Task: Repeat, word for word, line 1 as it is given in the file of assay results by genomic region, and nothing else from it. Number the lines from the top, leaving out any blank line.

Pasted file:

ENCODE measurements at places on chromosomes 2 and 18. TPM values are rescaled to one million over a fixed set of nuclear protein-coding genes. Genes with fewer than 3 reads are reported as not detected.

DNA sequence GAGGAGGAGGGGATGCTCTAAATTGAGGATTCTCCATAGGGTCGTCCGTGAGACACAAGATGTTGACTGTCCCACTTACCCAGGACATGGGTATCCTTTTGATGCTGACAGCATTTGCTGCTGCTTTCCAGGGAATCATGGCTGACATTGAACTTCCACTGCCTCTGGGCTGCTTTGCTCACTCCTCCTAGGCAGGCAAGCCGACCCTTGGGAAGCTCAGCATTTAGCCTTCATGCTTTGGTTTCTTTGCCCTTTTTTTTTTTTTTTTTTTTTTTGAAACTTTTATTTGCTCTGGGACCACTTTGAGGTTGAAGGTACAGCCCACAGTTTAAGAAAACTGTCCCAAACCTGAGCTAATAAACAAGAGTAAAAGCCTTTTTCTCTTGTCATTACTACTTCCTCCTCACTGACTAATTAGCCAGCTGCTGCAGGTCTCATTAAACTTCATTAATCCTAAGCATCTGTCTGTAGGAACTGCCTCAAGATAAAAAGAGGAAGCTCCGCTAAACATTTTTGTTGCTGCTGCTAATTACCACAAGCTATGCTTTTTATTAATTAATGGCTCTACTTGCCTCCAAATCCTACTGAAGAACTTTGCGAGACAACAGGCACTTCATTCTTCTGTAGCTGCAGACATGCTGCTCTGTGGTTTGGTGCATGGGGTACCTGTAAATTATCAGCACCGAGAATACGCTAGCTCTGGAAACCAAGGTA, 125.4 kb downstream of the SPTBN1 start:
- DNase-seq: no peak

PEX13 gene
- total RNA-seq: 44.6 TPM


ENCODE measurements at places on chromosomes 2 and 18. TPM values are rescaled to one million over a fixed set of nuclear protein-coding genes. Genes with fewer than 3 reads are reported as not detected.